You can add almost anything to improve graphene's function, even bird poop
For several years, researchers have been excitedly looking for the best dopant — before realizing that anything can improve graphene's electrocatalytic rate
Electrochemistry is the study of how chemical reactions generate electricity and conversely, how zapping solutions can trigger chemical reactions. Graphene, a mere sheet of carbon atoms, is known to be an excellent catalyst of electrochemical reactions as it can conduct electricity and has a large surface area to host reacting molecules. Furthermore, introducing dopants — impurities that can alter a material's physical properties — into graphene can boost its electrocatalytic activity. that could lead to the greatest electrocatalytic improvement in graphene.
It was one of those promising, success story-filled research areas, where newer and more complex dopants would give rise to ever-improving electrocatalytic rates — until scientists realized that almost anything will improve the electrocatalytic rate of graphene.
These researchers laced graphene with guano, a low-tech fertilizer made of bird poop with usage . Compared to clean graphene, bird-poop laden graphene facilitated a higher rate of electrochemical reactions, typified by the oxygen reduction reaction (the reaction of dissolved oxygen) and the hydrogen evolution reaction (the breakdown of water).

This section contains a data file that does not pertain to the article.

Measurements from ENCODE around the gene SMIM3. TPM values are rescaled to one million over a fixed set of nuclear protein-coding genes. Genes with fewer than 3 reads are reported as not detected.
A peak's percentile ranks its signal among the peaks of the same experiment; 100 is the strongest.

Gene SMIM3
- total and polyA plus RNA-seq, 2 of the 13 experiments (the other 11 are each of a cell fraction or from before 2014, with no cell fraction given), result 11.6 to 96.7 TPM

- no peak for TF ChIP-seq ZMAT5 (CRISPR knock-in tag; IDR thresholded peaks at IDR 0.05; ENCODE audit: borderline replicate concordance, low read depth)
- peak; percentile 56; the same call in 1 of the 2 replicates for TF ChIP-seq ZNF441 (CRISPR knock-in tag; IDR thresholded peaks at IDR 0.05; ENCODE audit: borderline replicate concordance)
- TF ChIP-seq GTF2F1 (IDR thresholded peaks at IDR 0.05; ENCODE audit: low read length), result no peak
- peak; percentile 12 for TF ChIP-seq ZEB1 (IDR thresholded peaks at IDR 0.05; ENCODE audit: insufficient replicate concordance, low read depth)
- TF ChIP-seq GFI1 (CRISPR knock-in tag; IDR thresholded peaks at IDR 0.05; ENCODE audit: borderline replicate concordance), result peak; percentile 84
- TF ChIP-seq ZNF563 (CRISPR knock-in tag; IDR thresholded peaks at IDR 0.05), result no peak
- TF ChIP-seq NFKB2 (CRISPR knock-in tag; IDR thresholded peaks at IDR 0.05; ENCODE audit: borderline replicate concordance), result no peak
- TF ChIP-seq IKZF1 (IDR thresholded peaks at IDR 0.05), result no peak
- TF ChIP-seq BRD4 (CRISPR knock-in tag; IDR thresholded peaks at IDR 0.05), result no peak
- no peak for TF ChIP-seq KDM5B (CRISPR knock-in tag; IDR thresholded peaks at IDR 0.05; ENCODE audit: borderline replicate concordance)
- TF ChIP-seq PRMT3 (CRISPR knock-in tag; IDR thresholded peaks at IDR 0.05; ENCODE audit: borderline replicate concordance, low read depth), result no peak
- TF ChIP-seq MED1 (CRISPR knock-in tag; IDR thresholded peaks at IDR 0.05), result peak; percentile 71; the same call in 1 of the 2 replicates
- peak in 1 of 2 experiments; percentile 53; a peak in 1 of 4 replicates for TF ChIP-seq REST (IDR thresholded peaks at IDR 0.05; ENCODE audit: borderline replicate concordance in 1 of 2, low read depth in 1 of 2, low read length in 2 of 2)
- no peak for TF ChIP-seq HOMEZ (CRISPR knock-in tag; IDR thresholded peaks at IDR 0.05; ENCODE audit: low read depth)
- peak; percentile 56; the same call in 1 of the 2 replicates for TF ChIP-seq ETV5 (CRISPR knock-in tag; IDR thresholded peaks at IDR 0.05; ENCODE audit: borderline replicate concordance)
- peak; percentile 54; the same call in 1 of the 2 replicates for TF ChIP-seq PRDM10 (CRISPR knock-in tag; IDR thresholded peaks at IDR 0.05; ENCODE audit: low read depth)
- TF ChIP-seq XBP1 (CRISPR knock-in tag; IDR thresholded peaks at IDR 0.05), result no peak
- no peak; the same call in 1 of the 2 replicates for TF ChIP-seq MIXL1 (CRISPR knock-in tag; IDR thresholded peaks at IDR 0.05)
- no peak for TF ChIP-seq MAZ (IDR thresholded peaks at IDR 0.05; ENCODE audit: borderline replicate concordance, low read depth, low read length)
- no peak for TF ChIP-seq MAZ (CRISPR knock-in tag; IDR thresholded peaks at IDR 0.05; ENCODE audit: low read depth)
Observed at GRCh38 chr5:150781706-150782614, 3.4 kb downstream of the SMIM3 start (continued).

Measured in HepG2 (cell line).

The reason for this enhanced electrocatalytic ability is that bird poop contains a hodgepodge of elements, including metals such as cobalt, manganese, and nickel. Basically, the more impurities graphene contains, the better its electrocatalytic reactivity overall. Call it quantity over quality.
In the paper, the authors lament the pursuit for the ideal graphene dopant, admitting such endeavors are “meaningless” and “never-ending”, and at one point, say:
"One may exaggerate only a little by saying that if we spit on graphene it becomes a better electrocatalyst."
According to the researchers, at least in the context of electrocatalysis, we don’t have to worry about “[making graphene] great again.”